¬£110000 - 130000*
1954 saw the introduction of what has come to be regarded by many as the definitive racing BMW motorcycle, the R54 Rennsport offered as a production racer for a lucky few privateers and raced as a factory machine, which provided the basis for all subsequent BMW racing motorcycles.
The new machine was fitted with a horizontally opposed double overhead cam engine with dimensions of 66 x 72 mm giving a displacement of 492cc, although later on the engine changed to square 68 x 68 mm dimensions and the works did run machines with a 70 x 64 mm bore and stroke at times.The cams were operated by bevel driven shafts and ran on needle roller bearings. The valves were set at a fairly wide 82 degree included angle in the part-spherical heads and were controlled by duplex coil springs. The carburettors, initially Fischer-Amal TT types replaced by Dell 'Orto SS1 instruments later on the production version, were mounted with a 15 degree downdraught angle. The works machines did, on occasion employ a Bosch fuel injection system. The crank, ran in three main bearings and was housed in a one piece, cast, electron crankcase. The conrods were of an unusual flat section and were crowned by forged pistons manufactured by Mahle. The cylinders were cast in aluminium and either had shrunk in liner or a chrome plated bore and featured modest finning thanks to their uninterrupted location in the airflow. Six studs secured them to the crankcase. A flywheel clutch controlled the drive to the all indirect four speed gearbox with drive being taken from there to the rear wheel via a drive shaft encased in the right hand fork of the swinging arm which was controlled by two hydraulic damper/spring units.. The front of the crankcases housed a gearcase which provided drive to the oil pump and magneto. The engine and gearbox were housed in a twin loop cradle type frame, attaching to the frame via three mounting points. The front suspension was either of the Earles type, as fitted to the machine offered, or telescopic forks. A 200mm twin leading shoe brake equipped the front end and a single leading shoe item graced the rear, although a hydraulic drum brake, as fitted here, was employed at different times by the works riders.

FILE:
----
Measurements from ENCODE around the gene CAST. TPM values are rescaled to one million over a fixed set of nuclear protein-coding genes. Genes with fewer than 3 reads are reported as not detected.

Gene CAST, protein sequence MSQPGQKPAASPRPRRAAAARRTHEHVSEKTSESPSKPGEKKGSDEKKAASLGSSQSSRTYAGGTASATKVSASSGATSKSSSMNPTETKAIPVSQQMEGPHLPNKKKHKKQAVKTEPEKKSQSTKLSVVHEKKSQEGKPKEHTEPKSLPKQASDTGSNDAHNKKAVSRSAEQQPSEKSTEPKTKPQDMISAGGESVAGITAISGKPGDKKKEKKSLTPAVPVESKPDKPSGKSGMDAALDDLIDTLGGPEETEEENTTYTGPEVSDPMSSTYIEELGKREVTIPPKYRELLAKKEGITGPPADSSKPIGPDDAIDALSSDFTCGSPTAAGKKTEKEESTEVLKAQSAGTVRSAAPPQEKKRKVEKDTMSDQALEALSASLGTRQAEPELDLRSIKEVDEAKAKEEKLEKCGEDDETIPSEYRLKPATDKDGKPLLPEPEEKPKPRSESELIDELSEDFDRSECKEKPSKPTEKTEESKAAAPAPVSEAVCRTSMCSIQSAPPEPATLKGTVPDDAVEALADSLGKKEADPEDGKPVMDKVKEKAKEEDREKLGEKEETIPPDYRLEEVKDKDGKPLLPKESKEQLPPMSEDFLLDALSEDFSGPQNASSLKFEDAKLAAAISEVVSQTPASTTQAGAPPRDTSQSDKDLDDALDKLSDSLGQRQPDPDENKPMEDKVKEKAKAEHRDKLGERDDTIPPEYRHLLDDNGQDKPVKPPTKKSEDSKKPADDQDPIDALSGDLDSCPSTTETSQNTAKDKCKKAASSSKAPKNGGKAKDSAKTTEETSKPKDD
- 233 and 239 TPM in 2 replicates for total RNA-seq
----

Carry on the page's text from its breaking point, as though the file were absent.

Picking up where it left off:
The example offered is one of only twenty four production racers manufactured by BMW and was originally raced with success by the German rider Alois Huber, well known in the UK having participated in a number of TT's and later by Ernst Hiller and Lothar John. When new it was equipped with the 66 x 72 mm long stroke engine producing 48 bhp, however this was replaced during the 1960s by the later, more powerful factory short stroke engine with the 70 x 64 mm bore and stroke. The machine, which is in excellent condition, has always been serviced by Dieter Busch whilst in the vendors ownership and is reputed to be the most powerful and fastest BMW RS extant.
PLEASE NOTE: This motorcycle is a BMW RS54 and not as described in the catalogue.
Haynes International Motor Museum